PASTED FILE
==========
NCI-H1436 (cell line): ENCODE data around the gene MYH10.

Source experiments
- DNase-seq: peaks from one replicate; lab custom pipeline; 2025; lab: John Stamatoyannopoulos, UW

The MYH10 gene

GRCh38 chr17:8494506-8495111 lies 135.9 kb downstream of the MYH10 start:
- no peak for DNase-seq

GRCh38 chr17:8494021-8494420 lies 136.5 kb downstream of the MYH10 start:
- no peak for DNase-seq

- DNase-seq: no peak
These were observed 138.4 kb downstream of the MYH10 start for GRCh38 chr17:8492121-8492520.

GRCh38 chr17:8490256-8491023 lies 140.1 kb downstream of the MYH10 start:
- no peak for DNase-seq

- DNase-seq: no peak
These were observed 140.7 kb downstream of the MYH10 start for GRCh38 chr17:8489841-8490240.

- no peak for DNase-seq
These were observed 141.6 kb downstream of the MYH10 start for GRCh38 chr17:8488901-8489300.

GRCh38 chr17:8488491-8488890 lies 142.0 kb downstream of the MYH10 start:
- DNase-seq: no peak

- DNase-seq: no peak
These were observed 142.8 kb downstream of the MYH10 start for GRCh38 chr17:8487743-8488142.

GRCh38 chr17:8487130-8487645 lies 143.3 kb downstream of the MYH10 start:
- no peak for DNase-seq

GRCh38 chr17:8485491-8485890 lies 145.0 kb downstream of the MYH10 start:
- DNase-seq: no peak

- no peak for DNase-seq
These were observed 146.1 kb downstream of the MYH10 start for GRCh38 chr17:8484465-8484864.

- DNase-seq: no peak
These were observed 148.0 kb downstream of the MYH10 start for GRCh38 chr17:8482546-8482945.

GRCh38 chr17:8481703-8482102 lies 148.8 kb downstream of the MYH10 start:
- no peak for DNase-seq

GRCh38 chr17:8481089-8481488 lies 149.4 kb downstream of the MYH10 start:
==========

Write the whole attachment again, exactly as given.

NCI-H1436 (cell line): ENCODE data around the gene MYH10.

Source experiments
- DNase-seq: peaks from one replicate; lab custom pipeline; 2025; lab: John Stamatoyannopoulos, UW

The MYH10 gene

GRCh38 chr17:8494506-8495111 lies 135.9 kb downstream of the MYH10 start:
- no peak for DNase-seq

GRCh38 chr17:8494021-8494420 lies 136.5 kb downstream of the MYH10 start:
- no peak for DNase-seq

- DNase-seq: no peak
These were observed 138.4 kb downstream of the MYH10 start for GRCh38 chr17:8492121-8492520.

GRCh38 chr17:8490256-8491023 lies 140.1 kb downstream of the MYH10 start:
- no peak for DNase-seq

- DNase-seq: no peak
These were observed 140.7 kb downstream of the MYH10 start for GRCh38 chr17:8489841-8490240.

- no peak for DNase-seq
These were observed 141.6 kb downstream of the MYH10 start for GRCh38 chr17:8488901-8489300.

GRCh38 chr17:8488491-8488890 lies 142.0 kb downstream of the MYH10 start:
- DNase-seq: no peak

- DNase-seq: no peak
These were observed 142.8 kb downstream of the MYH10 start for GRCh38 chr17:8487743-8488142.

GRCh38 chr17:8487130-8487645 lies 143.3 kb downstream of the MYH10 start:
- no peak for DNase-seq

GRCh38 chr17:8485491-8485890 lies 145.0 kb downstream of the MYH10 start:
- DNase-seq: no peak

- no peak for DNase-seq
These were observed 146.1 kb downstream of the MYH10 start for GRCh38 chr17:8484465-8484864.

- DNase-seq: no peak
These were observed 148.0 kb downstream of the MYH10 start for GRCh38 chr17:8482546-8482945.

GRCh38 chr17:8481703-8482102 lies 148.8 kb downstream of the MYH10 start:
- no peak for DNase-seq

GRCh38 chr17:8481089-8481488 lies 149.4 kb downstream of the MYH10 start: